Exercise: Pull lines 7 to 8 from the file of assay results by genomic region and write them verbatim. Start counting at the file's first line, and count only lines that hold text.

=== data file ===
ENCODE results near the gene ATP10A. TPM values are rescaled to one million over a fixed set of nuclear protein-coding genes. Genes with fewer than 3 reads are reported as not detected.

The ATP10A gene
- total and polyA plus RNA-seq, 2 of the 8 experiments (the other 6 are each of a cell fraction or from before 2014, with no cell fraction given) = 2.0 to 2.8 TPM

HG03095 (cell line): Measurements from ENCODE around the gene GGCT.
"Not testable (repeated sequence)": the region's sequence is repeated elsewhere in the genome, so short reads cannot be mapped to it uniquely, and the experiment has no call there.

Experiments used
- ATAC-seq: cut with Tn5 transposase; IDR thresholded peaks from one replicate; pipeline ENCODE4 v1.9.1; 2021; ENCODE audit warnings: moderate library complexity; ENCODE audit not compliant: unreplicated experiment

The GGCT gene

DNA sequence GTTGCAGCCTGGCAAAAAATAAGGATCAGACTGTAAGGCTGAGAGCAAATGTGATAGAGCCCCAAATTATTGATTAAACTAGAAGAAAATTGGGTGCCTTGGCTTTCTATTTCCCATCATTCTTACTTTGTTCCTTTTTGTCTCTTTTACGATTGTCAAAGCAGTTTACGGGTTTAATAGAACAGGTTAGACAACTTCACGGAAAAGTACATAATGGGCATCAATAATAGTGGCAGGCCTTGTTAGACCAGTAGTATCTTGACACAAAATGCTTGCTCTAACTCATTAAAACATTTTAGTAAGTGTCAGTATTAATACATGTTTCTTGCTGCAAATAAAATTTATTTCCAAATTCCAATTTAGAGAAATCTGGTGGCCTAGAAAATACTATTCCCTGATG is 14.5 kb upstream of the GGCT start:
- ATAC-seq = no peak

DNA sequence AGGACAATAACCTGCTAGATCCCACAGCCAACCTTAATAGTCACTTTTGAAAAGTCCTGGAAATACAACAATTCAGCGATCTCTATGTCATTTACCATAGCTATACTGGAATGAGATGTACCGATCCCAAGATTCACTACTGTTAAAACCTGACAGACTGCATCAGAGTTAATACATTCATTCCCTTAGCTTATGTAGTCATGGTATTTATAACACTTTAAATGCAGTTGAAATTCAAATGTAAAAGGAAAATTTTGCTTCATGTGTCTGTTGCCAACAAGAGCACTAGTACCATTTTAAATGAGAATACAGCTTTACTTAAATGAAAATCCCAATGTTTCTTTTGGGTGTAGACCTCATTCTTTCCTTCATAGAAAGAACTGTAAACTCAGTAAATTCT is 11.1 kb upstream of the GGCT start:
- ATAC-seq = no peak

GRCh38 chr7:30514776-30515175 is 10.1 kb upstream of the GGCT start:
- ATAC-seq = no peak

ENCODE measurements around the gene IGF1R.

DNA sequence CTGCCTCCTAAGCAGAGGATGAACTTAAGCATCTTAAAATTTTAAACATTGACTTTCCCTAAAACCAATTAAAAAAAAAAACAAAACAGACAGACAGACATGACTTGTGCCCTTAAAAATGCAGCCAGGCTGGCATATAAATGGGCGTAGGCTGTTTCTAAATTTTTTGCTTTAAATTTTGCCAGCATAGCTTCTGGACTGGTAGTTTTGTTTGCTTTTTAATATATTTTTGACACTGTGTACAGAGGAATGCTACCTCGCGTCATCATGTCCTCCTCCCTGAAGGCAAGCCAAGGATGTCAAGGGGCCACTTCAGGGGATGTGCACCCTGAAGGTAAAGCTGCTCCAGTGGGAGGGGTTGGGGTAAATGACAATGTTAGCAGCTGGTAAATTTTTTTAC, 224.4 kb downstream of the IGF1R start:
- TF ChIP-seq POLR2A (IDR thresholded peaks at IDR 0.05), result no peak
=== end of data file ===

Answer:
- ATAC-seq: cut with Tn5 transposase; IDR thresholded peaks from one replicate; pipeline ENCODE4 v1.9.1; 2021; ENCODE audit warnings: moderate library complexity; ENCODE audit not compliant: unreplicated experiment

The GGCT gene